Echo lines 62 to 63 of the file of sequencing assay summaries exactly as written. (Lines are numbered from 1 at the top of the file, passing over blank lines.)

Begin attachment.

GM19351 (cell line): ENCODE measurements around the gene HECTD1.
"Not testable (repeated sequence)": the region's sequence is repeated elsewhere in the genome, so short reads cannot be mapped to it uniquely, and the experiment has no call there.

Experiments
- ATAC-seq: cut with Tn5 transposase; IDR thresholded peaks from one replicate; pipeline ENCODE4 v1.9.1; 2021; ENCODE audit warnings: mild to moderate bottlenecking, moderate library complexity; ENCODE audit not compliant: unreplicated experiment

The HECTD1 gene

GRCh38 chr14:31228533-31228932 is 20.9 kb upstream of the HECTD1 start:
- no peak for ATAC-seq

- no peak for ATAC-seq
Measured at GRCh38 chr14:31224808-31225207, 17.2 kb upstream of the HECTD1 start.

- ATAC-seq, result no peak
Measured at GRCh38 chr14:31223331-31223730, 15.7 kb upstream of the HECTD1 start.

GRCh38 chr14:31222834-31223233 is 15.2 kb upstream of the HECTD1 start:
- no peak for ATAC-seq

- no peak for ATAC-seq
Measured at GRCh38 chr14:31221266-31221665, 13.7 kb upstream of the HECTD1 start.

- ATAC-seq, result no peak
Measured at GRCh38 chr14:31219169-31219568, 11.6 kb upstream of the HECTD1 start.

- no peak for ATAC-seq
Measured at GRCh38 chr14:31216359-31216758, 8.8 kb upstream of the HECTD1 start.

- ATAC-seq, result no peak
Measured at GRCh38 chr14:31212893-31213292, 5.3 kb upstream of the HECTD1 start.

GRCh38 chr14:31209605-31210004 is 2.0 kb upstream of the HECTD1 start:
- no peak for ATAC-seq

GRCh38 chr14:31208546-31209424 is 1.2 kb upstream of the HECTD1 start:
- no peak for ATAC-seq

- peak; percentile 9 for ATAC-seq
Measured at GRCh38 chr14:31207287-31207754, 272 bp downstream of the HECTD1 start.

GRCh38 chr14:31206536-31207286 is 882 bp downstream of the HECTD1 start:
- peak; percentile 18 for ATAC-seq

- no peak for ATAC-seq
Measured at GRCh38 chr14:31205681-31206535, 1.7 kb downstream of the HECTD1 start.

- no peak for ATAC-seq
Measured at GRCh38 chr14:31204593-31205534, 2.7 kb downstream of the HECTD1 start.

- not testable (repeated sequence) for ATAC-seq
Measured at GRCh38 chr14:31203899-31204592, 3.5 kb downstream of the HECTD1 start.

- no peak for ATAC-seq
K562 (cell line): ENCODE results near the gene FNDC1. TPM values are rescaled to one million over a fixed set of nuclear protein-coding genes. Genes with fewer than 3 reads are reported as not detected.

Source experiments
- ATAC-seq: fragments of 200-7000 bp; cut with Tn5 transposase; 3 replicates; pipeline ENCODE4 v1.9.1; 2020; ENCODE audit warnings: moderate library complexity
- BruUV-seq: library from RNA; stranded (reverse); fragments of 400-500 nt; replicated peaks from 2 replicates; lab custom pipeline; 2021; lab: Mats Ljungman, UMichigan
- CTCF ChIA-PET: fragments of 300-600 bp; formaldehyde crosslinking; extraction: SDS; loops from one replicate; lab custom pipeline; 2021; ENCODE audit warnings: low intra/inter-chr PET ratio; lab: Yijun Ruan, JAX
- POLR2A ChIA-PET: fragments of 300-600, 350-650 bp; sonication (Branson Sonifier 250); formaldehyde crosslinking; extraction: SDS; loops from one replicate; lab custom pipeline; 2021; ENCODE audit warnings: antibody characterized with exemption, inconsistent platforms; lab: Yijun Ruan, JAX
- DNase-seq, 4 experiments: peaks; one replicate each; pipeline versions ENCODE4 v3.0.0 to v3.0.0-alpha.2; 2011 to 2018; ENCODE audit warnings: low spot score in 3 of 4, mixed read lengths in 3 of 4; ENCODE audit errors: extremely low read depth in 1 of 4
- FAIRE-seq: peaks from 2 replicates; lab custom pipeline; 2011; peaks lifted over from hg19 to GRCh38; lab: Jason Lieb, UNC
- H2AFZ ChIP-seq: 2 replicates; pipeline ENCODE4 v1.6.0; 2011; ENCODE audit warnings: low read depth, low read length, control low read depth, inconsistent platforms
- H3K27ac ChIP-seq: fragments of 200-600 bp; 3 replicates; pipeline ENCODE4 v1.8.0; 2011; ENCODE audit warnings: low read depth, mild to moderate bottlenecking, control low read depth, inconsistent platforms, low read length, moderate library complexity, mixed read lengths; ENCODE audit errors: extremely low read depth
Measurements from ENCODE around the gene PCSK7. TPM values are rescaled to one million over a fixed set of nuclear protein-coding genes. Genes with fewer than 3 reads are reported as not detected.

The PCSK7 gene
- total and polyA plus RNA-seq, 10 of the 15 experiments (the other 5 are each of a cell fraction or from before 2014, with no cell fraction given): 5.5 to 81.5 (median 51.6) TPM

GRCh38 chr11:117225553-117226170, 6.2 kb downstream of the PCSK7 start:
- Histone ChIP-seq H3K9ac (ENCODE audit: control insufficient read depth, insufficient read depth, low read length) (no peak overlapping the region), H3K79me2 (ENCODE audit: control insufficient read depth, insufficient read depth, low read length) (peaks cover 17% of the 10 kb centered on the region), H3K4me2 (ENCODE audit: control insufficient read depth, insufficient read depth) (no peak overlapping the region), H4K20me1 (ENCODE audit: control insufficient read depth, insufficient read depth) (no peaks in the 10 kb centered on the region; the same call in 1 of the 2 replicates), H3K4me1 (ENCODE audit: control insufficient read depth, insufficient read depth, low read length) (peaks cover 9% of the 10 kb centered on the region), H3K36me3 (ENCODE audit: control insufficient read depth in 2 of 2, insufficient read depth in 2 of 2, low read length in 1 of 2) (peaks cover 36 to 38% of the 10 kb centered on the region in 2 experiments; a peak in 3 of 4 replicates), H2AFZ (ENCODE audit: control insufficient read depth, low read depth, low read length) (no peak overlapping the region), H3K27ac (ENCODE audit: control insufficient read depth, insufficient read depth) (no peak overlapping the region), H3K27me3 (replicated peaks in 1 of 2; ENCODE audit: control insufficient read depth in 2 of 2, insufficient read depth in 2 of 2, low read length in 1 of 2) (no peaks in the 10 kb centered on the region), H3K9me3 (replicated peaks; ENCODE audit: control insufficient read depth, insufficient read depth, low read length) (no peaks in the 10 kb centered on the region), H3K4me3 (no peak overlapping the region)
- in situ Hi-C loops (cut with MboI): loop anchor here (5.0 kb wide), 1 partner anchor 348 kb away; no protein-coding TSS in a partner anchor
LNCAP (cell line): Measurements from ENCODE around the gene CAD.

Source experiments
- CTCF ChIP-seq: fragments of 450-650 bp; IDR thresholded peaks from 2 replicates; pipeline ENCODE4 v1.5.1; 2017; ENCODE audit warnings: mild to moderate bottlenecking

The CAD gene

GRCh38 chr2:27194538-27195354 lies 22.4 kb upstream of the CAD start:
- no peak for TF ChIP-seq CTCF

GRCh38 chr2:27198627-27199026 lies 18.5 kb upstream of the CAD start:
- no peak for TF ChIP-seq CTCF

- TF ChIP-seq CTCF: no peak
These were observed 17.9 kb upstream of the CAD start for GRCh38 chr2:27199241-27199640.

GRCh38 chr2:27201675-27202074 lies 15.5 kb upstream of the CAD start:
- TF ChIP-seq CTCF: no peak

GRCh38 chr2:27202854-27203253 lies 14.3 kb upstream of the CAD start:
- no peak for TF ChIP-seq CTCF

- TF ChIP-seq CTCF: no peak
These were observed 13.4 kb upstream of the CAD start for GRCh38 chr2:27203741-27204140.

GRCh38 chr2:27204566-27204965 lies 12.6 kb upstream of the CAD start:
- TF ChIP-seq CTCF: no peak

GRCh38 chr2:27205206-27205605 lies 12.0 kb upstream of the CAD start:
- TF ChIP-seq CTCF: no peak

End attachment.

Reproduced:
These were observed 17.9 kb upstream of the CAD start for GRCh38 chr2:27199241-27199640.

GRCh38 chr2:27201675-27202074 lies 15.5 kb upstream of the CAD start: